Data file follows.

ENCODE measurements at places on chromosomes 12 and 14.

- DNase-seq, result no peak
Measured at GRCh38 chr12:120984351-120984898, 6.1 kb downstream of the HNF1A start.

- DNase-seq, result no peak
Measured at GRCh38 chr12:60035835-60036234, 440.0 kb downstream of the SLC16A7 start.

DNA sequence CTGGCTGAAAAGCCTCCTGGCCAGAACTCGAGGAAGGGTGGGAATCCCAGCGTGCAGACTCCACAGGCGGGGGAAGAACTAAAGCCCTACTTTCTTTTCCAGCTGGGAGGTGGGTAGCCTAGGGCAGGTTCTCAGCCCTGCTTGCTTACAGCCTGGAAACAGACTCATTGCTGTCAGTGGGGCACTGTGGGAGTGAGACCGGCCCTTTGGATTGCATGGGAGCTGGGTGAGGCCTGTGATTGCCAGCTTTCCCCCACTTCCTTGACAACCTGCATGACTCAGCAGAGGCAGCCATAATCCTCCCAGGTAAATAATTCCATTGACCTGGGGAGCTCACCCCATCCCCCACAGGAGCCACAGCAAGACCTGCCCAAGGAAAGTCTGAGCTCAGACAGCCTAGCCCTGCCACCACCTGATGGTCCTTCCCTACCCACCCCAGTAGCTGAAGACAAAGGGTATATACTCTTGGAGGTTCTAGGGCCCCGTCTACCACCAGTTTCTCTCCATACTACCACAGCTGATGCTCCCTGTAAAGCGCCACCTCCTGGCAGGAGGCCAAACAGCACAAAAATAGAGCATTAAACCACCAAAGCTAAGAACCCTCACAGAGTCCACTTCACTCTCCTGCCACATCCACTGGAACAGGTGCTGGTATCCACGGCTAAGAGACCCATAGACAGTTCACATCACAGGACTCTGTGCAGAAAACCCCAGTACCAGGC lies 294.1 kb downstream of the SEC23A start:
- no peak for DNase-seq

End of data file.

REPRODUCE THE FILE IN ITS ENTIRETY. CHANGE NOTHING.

ENCODE measurements at places on chromosomes 12 and 14.

- DNase-seq, result no peak
Measured at GRCh38 chr12:120984351-120984898, 6.1 kb downstream of the HNF1A start.

- DNase-seq, result no peak
Measured at GRCh38 chr12:60035835-60036234, 440.0 kb downstream of the SLC16A7 start.

DNA sequence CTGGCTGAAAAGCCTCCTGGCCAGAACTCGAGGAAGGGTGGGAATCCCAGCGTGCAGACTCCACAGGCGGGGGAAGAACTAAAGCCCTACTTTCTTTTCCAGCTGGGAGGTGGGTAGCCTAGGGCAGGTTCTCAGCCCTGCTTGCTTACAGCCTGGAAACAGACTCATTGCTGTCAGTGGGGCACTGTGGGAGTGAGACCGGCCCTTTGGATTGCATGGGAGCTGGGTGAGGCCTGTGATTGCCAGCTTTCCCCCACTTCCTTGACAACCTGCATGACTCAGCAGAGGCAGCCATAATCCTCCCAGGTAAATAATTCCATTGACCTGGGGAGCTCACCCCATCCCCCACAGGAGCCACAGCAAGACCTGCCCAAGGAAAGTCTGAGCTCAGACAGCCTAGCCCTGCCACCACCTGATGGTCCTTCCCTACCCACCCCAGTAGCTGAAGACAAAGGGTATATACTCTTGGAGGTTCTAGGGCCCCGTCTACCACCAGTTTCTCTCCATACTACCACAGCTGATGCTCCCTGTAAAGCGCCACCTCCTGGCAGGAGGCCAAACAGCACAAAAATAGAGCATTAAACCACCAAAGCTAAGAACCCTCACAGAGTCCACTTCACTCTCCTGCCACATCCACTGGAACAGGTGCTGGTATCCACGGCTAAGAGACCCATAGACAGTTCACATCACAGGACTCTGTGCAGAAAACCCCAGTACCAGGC lies 294.1 kb downstream of the SEC23A start:
- no peak for DNase-seq